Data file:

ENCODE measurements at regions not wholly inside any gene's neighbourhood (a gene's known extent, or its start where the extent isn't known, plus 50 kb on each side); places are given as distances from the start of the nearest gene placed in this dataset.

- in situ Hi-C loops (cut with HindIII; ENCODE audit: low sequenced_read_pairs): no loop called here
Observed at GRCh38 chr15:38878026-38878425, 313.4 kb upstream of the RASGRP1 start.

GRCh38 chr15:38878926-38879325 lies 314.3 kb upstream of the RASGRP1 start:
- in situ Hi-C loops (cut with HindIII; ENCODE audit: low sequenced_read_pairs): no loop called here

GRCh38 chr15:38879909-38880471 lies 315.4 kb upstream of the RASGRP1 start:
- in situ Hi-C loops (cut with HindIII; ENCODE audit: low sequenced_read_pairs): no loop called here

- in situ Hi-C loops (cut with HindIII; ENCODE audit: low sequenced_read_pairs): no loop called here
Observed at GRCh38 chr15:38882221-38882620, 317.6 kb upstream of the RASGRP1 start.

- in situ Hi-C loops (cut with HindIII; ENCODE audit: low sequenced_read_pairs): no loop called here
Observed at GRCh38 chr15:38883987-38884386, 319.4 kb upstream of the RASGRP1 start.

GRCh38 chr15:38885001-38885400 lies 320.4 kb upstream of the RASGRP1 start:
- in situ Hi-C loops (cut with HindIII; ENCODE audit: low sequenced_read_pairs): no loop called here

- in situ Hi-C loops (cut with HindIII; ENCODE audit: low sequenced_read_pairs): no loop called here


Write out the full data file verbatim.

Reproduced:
ENCODE measurements at regions not wholly inside any gene's neighbourhood (a gene's known extent, or its start where the extent isn't known, plus 50 kb on each side); places are given as distances from the start of the nearest gene placed in this dataset.

- in situ Hi-C loops (cut with HindIII; ENCODE audit: low sequenced_read_pairs): no loop called here
Observed at GRCh38 chr15:38878026-38878425, 313.4 kb upstream of the RASGRP1 start.

GRCh38 chr15:38878926-38879325 lies 314.3 kb upstream of the RASGRP1 start:
- in situ Hi-C loops (cut with HindIII; ENCODE audit: low sequenced_read_pairs): no loop called here

GRCh38 chr15:38879909-38880471 lies 315.4 kb upstream of the RASGRP1 start:
- in situ Hi-C loops (cut with HindIII; ENCODE audit: low sequenced_read_pairs): no loop called here

- in situ Hi-C loops (cut with HindIII; ENCODE audit: low sequenced_read_pairs): no loop called here
Observed at GRCh38 chr15:38882221-38882620, 317.6 kb upstream of the RASGRP1 start.

- in situ Hi-C loops (cut with HindIII; ENCODE audit: low sequenced_read_pairs): no loop called here
Observed at GRCh38 chr15:38883987-38884386, 319.4 kb upstream of the RASGRP1 start.

GRCh38 chr15:38885001-38885400 lies 320.4 kb upstream of the RASGRP1 start:
- in situ Hi-C loops (cut with HindIII; ENCODE audit: low sequenced_read_pairs): no loop called here

- in situ Hi-C loops (cut with HindIII; ENCODE audit: low sequenced_read_pairs): no loop called here